Antique Ormolu & Sevres Porcelain Table Lamp 19th C
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Dating from around 1870 this is a wonderful example of an antique fine quality French Sevres porcelain and ormolu electric table lamp.
Featuring a central soft paste porcelain hand painted socle support depicting a cherub on a celeste blue ground, ending on an ornate ormolu circular base, with spreading scroll feet.
The fine craftsmanship throughout this piece is second to none and it is sure to add that special touch of class to your home.
This lovely French Sevres porcelain and ormolu lamp is in excellent working condition having been beautifully cleaned and the lamp professionally rewired in our workshops. You can see this from the photographs, although you are also welcome to check the piece for yourself by visiting our North London warehouse.
More About Ormolu
Ormolu, a term coined in 18th Century England, described the process of coating a piece of metal (in this case bronze) with an amalgam of mercury containing high-carat finely powdered gold. The mercury was fired off in a kiln leaving the gold adhered to the metal object. The process was discontinued in France in the 1830s due to legislation outlawing the use of the poisonous mercury. The process was replaced in modern times with electroplating, although experts agree that nothing replaces the depth and beauty of colour that the old process was able to produce.
More About Sevres Porcelain
Chinese porcelain (which was hard-paste) had been highly prized in Europe since the 14th century, and there were many attempts to replicate it, but the constituent elements were not fully understood. Various experiments took place and soft-paste porcelain was successfully produced in Europe from the 16th century onwards but it was not until 1708 that the first European hard-paste porcelain was produced at Meissen under strict secrecy. Porcelain production started in France under the sponsorship of Louis XV and his mistress Madame de Pompadour in 1738. The factory was moved to Sevres in 1756 on the initiative of Madame de Pompadour to be nearer her chateau. It took until 1770 for Sevres to discover the recipe for and start manufacturing hard-paste porcelain. The Sevres factory is still in operation today.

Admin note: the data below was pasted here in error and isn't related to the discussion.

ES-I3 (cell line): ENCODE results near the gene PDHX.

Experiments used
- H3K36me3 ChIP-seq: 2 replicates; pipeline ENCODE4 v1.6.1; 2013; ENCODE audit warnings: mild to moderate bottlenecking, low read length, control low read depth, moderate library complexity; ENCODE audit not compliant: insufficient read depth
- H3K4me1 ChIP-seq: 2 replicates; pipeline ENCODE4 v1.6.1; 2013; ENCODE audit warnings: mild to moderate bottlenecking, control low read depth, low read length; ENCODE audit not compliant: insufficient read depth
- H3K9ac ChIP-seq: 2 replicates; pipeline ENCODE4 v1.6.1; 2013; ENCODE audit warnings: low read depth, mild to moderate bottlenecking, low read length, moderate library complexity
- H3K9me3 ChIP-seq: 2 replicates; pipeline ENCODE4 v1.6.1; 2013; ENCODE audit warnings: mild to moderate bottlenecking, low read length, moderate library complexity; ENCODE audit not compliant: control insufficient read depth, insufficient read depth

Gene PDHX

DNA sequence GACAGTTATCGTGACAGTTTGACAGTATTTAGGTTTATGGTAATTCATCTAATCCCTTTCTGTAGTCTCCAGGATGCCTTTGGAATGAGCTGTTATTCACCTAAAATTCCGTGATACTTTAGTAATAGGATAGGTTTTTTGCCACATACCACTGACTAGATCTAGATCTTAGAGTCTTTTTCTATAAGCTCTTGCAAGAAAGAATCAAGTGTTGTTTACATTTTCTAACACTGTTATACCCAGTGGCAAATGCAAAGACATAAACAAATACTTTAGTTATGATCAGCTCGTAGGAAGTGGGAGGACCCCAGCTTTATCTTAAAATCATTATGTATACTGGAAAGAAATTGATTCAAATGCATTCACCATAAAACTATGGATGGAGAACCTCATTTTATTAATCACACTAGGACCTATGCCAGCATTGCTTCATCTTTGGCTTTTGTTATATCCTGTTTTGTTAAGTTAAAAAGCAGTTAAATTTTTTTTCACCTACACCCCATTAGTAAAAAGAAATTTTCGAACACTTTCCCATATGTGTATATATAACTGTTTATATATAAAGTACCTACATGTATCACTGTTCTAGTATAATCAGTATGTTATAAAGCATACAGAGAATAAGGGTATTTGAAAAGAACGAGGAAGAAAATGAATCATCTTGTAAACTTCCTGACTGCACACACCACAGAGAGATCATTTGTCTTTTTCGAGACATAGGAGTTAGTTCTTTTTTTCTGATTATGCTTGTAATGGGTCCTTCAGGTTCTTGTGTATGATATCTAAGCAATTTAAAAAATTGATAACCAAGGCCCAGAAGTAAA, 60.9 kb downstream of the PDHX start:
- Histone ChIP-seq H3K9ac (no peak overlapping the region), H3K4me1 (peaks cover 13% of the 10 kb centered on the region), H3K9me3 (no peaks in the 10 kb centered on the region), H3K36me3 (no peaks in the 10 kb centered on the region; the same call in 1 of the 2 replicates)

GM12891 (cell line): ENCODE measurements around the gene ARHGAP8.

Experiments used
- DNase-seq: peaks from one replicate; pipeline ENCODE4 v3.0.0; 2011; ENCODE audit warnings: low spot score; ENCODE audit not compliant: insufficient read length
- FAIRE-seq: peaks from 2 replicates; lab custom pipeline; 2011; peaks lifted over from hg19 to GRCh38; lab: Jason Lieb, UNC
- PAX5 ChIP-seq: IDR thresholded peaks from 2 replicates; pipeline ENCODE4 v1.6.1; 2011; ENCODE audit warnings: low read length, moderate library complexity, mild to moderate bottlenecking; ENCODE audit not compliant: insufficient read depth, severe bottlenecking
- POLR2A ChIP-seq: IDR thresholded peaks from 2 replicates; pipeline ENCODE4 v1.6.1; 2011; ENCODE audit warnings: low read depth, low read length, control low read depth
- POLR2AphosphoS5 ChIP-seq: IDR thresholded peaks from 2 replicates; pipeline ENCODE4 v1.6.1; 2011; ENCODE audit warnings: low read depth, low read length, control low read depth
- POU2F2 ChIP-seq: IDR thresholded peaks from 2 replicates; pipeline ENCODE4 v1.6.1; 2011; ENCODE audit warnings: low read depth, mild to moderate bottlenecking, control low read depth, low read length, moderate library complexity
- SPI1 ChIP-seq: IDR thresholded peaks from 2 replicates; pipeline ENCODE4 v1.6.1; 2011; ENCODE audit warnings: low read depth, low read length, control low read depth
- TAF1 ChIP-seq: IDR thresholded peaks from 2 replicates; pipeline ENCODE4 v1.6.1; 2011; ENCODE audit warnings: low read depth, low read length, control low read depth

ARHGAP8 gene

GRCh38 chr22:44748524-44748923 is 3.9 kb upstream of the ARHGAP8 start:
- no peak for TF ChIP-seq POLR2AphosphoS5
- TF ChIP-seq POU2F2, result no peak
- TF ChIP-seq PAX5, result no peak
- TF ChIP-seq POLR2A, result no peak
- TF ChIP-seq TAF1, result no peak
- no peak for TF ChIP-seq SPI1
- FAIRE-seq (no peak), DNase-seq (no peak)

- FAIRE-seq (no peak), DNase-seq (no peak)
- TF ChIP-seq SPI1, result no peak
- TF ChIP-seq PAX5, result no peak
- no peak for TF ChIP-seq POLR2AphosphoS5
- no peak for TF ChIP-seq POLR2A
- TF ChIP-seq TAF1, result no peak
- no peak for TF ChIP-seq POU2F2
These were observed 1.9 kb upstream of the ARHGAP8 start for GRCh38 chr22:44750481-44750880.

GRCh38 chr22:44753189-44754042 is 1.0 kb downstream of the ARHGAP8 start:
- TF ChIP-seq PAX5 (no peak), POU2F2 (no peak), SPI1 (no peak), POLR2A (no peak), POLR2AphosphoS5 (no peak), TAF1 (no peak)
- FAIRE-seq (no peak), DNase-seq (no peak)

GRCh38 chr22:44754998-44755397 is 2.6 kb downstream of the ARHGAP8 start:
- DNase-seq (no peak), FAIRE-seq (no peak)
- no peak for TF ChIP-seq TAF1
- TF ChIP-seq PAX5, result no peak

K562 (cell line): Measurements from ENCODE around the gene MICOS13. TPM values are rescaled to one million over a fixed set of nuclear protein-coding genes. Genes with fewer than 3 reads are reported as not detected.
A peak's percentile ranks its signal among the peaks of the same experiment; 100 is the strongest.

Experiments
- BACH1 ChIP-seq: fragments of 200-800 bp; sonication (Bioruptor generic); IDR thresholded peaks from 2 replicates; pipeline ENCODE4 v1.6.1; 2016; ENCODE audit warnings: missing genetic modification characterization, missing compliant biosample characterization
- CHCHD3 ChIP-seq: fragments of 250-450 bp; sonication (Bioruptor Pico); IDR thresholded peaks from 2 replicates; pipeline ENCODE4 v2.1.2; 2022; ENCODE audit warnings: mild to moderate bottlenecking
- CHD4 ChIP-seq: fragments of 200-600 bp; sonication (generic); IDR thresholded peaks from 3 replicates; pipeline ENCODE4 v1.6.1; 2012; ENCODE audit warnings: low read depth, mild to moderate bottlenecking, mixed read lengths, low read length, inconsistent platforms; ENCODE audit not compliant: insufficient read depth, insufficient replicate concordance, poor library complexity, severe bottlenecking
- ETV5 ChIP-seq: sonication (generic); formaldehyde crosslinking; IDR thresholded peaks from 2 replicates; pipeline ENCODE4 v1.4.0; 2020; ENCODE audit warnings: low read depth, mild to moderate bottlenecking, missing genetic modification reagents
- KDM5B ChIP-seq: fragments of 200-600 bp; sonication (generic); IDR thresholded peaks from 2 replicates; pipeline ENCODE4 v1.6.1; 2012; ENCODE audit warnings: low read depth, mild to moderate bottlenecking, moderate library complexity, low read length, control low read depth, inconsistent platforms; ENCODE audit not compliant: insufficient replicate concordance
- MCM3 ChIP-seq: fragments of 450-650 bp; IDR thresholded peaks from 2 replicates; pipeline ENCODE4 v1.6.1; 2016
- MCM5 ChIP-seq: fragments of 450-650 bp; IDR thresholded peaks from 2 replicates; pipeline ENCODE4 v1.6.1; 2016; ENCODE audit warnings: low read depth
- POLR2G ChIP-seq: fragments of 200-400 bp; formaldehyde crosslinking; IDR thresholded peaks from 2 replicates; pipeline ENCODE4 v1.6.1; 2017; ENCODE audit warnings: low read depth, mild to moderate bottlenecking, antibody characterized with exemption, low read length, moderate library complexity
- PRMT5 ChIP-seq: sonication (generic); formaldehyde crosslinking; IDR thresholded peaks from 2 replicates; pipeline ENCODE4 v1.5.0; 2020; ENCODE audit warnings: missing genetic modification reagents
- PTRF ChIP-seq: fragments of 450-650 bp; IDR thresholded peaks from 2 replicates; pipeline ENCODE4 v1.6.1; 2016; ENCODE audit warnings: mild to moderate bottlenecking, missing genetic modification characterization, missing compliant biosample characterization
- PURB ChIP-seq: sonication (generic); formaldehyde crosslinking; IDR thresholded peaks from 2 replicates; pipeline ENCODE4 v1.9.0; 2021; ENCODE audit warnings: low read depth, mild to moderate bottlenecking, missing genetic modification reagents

More Information and To View
When it comes to a fine lamp of this quality it is always preferable to view it in person if you can. However we appreciate that this is not always possible so you are welcome to contact us using the contact details shown above with any questions you might have about this lovely Sevres porcelain and ormolu table lamp. We would also be pleased to arrange a viewing of this and our many other lamps and bronze pieces at our North London warehouse and showroom. Please email us or call for an appointment to view, quoting our reference as shown above so we know which item you are referring to.
Our showroom is open from 10am to 5pm every weekday and also on occasional Saturdays - please call first before making a journey on a Saturday to make certain that we are open on your chosen day.
Shipping, Delivery and Return